2014-01-10 / Front Page

Newport Eyes New State Aid

By Tom Walsh

Although Newport officials won’t gather until late January to officially decide the city's requests from the Rhode Island General Assembly in 2014, a growing list of municipal and regional concerns emerged from interviews this week.

As in the past, the question of toll charges for users of the Sakonnet River Bridge promises to spur the loudest debate – even as local officials insist that jobs and the economy stand above all else in importance.

“The bridge will still be a loud issue,” said state Rep. Peter F. Martin, D-Newport. “It’s the most public issue. It will get a lot of ink.” Martin remains staunchly in favor of the original Rhode Island Turnpike and Bridge Authority proposal to charge motorists with E-ZPass transponders 75 cents per crossing. Amid raucous debate, the authority later trimmed the rate to its current 10 cents per bridge crossing.

“I still believe that we have to pay for what we use,” Martin said.

“It’s still too early to know whether tolls will be part of any recommendation,” said Senate President M. Teresa Paiva Weed, D-Newport. She said a solution to the issue requires a “much broader approach” because long-term highway and bridge infrastructure maintenance is not unique to Newport or Aquidneck Island. “Providence and Pawtucket have bridges as well,” she said. “It’s not just a Rhode Island issue. It’s nationwide. We have to maintain our infrastructure in a sustainable way.”

Meanwhile, a legislative study commission continues to examine the Sakonnet River Bridge toll issue.

While toll questions simmer, there are those in city government who daily address different concerns.

“A lot of our issues involve identifying potential new revenue sources,” said Newport City Manager Jane Howington. She said unfunded local spending mandates that come to cities and towns from either the federal or state governments pose continuing challenges.

For example, she said, Newport currently bears 75 percent of the student tuition cost at the MET School, a network of six small, state-funded public vocational education high schools in Providence and Newport. Newport’s tuition contribution increases to 100 percent in the next school year, Howington said. “We are constantly looking to create new partnerships to meet these kinds of responsibilities,” she said.

To better address such needs, the Newport City Council created a Finance Review Committee. Among other things, the new panel will consider whether various taxexempt organizations should be making “payments in lieu of taxes” (PILOT) to the city.

Howington said the answer to that question is “in some cases yes, some cases no.” She added, “Some tax-exempt entities have risen to the occasion.” When the review panel began its work, Mayor Harry Winthrop suggested that the city could seek additional funding through a state formula that partially reimburses cities and towns for revenue lost because property is tax-exempt.

That would require enabling legislation at the General Assembly.

“Senator Paiva Weed has been working with Newport on this issue,” Howington said.

Howington added that the taxexempt situation can be tricky because increasing PILOT payments may result in organizations such as the Newport Preservation Society needing to increase admission fees to historic properties. “In those cases we need to find a balance,” she said. “If you’re not careful you can bite your nose to spite your face. We have a tourist economy and you have to be careful not to do something that hurts the rest of the economy.”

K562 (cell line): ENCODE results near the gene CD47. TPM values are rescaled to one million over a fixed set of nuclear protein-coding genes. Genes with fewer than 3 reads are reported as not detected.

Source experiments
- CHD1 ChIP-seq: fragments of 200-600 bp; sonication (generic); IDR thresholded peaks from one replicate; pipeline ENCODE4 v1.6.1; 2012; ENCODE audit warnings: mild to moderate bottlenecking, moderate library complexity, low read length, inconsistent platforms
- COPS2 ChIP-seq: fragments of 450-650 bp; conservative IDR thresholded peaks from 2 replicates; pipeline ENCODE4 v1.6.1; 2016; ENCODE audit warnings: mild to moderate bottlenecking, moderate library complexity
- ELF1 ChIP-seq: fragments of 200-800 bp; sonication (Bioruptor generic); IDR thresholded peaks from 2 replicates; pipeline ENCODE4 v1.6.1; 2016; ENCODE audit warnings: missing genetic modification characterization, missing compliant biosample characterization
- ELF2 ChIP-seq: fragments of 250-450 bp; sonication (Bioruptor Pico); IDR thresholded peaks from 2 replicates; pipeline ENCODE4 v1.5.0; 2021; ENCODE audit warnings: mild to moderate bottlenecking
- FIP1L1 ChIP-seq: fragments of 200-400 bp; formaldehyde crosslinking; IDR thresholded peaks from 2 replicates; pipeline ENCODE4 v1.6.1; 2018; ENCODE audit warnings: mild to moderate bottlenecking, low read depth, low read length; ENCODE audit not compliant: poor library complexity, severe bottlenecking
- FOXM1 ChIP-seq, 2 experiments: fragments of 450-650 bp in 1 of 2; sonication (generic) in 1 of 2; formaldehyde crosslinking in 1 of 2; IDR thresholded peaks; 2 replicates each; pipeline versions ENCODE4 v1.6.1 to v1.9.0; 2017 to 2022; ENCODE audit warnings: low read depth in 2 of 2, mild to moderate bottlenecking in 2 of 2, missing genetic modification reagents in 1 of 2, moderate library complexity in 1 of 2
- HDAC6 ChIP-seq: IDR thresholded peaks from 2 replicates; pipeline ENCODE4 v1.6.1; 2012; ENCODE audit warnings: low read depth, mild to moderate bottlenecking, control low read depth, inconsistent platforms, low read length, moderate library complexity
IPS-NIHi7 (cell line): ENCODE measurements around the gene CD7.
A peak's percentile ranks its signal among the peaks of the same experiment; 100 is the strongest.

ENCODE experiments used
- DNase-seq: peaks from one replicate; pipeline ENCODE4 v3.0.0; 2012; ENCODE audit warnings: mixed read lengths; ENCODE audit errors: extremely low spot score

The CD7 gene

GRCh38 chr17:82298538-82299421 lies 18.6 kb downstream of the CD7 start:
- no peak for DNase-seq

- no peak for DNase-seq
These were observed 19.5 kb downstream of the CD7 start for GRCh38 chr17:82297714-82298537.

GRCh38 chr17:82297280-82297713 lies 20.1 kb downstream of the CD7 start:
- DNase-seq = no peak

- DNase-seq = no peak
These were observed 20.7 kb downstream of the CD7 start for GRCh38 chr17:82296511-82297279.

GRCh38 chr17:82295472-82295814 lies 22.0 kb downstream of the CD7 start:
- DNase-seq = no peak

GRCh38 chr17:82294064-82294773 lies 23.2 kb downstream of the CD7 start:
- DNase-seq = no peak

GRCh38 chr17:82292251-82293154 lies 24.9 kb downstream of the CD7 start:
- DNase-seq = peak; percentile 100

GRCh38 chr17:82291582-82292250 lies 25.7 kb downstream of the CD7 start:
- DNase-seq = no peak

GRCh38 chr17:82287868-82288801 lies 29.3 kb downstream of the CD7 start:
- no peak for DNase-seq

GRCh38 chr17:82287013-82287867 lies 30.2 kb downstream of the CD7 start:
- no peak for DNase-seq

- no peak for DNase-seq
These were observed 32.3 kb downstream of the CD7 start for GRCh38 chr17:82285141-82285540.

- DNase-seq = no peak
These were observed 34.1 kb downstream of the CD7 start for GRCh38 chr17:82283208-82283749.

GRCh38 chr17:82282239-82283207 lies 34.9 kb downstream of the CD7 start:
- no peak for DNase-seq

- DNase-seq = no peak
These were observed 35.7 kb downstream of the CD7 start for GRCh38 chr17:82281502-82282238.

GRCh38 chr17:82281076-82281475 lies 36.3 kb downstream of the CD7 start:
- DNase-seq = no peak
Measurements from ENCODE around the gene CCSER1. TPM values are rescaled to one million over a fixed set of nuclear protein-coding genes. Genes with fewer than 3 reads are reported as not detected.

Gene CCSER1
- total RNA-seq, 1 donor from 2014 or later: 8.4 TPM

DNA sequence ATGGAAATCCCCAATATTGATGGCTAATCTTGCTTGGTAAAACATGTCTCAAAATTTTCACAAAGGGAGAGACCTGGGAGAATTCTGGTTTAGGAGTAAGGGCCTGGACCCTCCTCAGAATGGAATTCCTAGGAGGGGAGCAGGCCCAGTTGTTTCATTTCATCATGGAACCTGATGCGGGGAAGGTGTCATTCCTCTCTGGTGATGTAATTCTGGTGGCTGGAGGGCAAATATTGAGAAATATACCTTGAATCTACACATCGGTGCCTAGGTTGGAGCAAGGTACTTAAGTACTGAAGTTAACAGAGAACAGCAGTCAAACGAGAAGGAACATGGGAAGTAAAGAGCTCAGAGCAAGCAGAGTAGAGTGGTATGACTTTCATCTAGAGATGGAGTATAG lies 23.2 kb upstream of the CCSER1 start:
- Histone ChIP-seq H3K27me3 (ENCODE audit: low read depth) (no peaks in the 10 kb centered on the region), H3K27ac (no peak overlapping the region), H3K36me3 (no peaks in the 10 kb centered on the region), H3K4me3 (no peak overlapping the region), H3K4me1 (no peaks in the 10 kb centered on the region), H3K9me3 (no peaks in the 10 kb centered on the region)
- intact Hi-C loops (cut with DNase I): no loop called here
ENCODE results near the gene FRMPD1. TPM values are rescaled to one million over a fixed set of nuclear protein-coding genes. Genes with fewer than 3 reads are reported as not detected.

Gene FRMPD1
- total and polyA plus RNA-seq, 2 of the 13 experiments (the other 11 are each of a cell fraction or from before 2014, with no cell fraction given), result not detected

She said the city housing authority is in a similar situation. “If they have to raise rents to afford higher payments to the city, then some people might not be able to afford to live there,” she said. “You can’t go into this with just one goal. It can be a real balancing act.”

Howington offered another example of how the legislature may help Newport and the rest of Aquidneck Island this year. She said all three communities on the island share a desire to “create a robust IT environment” as a way to strengthen the local economy. To do that, she said, there is one final step necessary to improve islandwide IT connectivity. That would involve connecting businesses using the current IT connections used by island schools. The cost, she said, is estimated at between $30,000 and $50,000.

“We’re hoping to get the state to participate in the project because it is one that involves cooperation between communities,” Howington said. She said local officials sought state funds for this purpose last year but did so too late in the General Assembly session. “We hope for a better outcome this year if we start earlier,” she said.

Paiva Weed said that with the Navy’s substantial presence in Newport, the city needs to support what she called the “defense economy.” With that in mind she gathered a group of senators from elsewhere in Rhode Island last fall for a tour of the Navy base. “They were extremely impressed,” she said.

Further, she said Newport and other communities would benefit from regulatory reform and flexibility.

“This year many of the legislative initiatives that will benefit Newport will also benefit many other cities and towns," the Senate president said. Among these, she said, will be her effort to elevate the arts into a “creative economic sector.” She said there may be a fresh look at the state’s tax structure, including corporate and estate taxes. And, she said, federal “fairness” legislation to uniformly tax Internet sales could trigger a new look at Rhode Island’s own sales tax level.

“It’s exciting,” Paiva Weed said, adding that with no single grand issue facing Newport at the 2014 General Assembly, “It’s all about the economy and jobs.”

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